“This totality of the transference object also helps explain its ambivalence. In some complex ways the child has to fight against the power of the parents in their awesome miraculous-ness. They are just as overwhelming as the background of nature from which they emerge. The child learns to naturalize them by techniques of accommodation and manipulation. At the same time, however, he has to focus on them the whole problem of terror and power, making them the center of it in order to cut down and naturalize the world around them. Now we see why the transference object poses so many problems. The child does partly control his larger fate by it, but it becomes his new fate. He binds himself to one person to automatically control terror, to mediate wonder, and to defeat death by that person’s strength. But then he experiences “transference terror”; the terror of losing the object, of displeasing it, of not being able to live without it. The terror of his own finitude and impotence still haunts him, but now in the precise form of the transference object. How implacably ironic is human life. The transference object always looms larger than life size because it represents all of life and hence all of one’s fate. The transference object becomes the focus of the problem of one’s freedom because one is compulsively dependent on it; it sums up all other natural dependencies and emotions. This quality is true of either positive or negative transference objects. In the negative transference the object becomes the focalization of terror, but now experienced as evil and constraint. It is the source, too, of much of the bitter memories of childhood and of our accusations of our parents. We try to make them the sole repositories of our own unhappiness in a fundamentally demonic world. We seem to be pretending that the world does not contain terror and evil but only our parents. In the negative transference, too, then, we see an attempt to control our fate in an automatic way.” (Pg. 146)
“No wonder Freud could say that transference was a “universal phenomenon of the human mind” that “dominates the whole of each person’s relation to his human environment.” Or that [Sandor] Ferenczi could talk about the “neurotic passion for transference,” the “stimulus-hungry effects of neurotics”. We don’t have to talk only about neurotics but about the hunger and passion of everyone for a localized stimulus that takes the place of the whole world. We might better say that transference proves that everyone is neurotic, as it is a universal distortion of reality by the artificial fixation of it. It follows, of course, that the less ego power one has and the more fear, the stronger the transference. This explains the peculiar intensity of schizophrenic transference: the total and desperate focalization of horror and wonder in one person, and the abject surrender to him and complete worship of him in a kind of dazed, hypnotic way. Only to hear his voice or touch a piece of his clothing or be granted the privilege of kissing and licking his feet – that would be heaven itself. This is a logical fate for the utterly helpless person: the more you fear death and the emptier you are, the more you people your world with omnipotent father-figures, extra-magical helpers. The schizophrenic transference helps us to understand how naturally we remain glued to the object even in “normal” transference: all the power to cure the diseases of life, the ills of the world, are present in the transference object. (Pg. 147)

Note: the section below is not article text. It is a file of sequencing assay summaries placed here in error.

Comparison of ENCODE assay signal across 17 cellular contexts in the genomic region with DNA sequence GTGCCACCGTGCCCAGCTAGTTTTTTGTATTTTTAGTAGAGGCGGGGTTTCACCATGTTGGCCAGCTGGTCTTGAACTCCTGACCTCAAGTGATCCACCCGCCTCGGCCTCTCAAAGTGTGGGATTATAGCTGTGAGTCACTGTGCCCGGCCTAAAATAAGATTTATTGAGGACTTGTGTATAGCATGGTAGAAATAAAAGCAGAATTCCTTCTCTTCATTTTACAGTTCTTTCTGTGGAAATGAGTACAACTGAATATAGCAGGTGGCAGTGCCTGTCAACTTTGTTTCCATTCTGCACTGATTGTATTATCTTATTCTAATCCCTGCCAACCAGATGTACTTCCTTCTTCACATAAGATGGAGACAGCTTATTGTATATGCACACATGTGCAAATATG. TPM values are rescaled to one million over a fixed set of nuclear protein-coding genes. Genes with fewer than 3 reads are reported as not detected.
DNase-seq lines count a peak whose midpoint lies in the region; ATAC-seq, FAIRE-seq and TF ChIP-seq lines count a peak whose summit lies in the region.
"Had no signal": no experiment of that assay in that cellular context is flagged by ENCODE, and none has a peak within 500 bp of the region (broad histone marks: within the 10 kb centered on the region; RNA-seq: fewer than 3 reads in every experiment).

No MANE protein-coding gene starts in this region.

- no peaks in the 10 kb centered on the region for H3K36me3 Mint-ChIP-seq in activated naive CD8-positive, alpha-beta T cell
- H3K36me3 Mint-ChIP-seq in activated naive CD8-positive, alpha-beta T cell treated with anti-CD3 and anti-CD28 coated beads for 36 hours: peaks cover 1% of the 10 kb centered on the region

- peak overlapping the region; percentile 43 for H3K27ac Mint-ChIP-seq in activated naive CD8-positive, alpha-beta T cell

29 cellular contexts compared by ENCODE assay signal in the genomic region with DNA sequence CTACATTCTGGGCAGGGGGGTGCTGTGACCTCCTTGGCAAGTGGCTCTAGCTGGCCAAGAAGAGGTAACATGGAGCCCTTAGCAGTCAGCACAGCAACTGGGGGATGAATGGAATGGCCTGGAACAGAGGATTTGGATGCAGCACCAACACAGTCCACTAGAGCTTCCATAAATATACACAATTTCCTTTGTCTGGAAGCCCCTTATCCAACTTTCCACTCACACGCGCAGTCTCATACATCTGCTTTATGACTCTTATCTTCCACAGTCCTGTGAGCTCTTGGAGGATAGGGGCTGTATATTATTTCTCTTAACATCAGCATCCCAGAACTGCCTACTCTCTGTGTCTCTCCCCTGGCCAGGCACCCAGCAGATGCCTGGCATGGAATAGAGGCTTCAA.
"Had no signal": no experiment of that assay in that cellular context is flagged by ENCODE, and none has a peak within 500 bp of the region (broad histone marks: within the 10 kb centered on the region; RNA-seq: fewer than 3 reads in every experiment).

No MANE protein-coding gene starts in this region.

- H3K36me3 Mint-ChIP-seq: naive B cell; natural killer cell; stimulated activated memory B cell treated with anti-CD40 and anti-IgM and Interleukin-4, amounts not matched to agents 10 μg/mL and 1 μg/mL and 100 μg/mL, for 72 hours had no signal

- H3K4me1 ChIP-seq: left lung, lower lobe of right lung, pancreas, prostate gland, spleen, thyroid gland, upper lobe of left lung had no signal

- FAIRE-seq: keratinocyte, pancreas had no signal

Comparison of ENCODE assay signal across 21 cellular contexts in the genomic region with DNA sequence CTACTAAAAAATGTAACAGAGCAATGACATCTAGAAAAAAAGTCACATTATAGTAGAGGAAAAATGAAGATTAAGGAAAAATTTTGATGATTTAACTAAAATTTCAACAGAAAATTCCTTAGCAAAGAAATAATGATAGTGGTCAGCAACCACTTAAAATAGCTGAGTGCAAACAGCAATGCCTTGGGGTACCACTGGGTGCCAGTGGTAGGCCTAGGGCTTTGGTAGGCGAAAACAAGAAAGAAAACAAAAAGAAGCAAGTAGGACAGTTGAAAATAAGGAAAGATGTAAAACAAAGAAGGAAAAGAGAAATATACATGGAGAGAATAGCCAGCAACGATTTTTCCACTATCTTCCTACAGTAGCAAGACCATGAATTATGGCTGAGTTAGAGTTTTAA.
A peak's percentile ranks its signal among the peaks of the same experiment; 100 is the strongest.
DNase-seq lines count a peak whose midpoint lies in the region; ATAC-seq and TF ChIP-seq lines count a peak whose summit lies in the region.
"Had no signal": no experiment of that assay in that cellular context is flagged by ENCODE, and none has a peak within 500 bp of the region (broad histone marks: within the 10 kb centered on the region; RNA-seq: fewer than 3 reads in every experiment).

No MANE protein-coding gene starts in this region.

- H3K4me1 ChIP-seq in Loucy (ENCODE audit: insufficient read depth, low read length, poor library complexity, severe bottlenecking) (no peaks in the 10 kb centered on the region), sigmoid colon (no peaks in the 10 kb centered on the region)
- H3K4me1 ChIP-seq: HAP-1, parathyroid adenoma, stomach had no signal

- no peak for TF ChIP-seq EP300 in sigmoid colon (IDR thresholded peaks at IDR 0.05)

“The transference did not prove “eroticism,” as Freud earlier thought, but actually a certain “truthfulness” about the terror of man’s condition. The schizophrenic’s extreme transference helps us to understand this statement too. After all, one of the reasons that his world is so terrifying is that he sees it in many ways unblurred by repression. And so, he sees, too, the human transference object in all of its awe and splendor – something we talked about in an early chapter. The human face is really an awesome primary miracle; it naturally paralyzes you by its splendor if you give in to it as the fantastic thing it is. But mostly we repress this miraculous–ness so that we can function with equanimity and can use faces and bodies for our own routine purposes. We may remember that as children there were those we did not dare to, or even look at – hardly something that we could carry over into our adult lives without seriously crippling ourselves. But now we can point out, too, that this fear of looking the transference object full in the face is not necessarily what Freud said it was: the fear of the terrifying primal father. It is, rather, the fear of the reality of the intense focalization of natural wonder and power; the fear of being overwhelmed by the truth of the universe as it exists, as the truth is focused in one human face. but Freud is right about tyrannical fathers: the more terrifying the object, the stronger the transference; the more that the powerful object embodies in itself the natural power of the world, the more terrifying it can be, in reality, without any imagination on our part. (Pg. 147 – 48)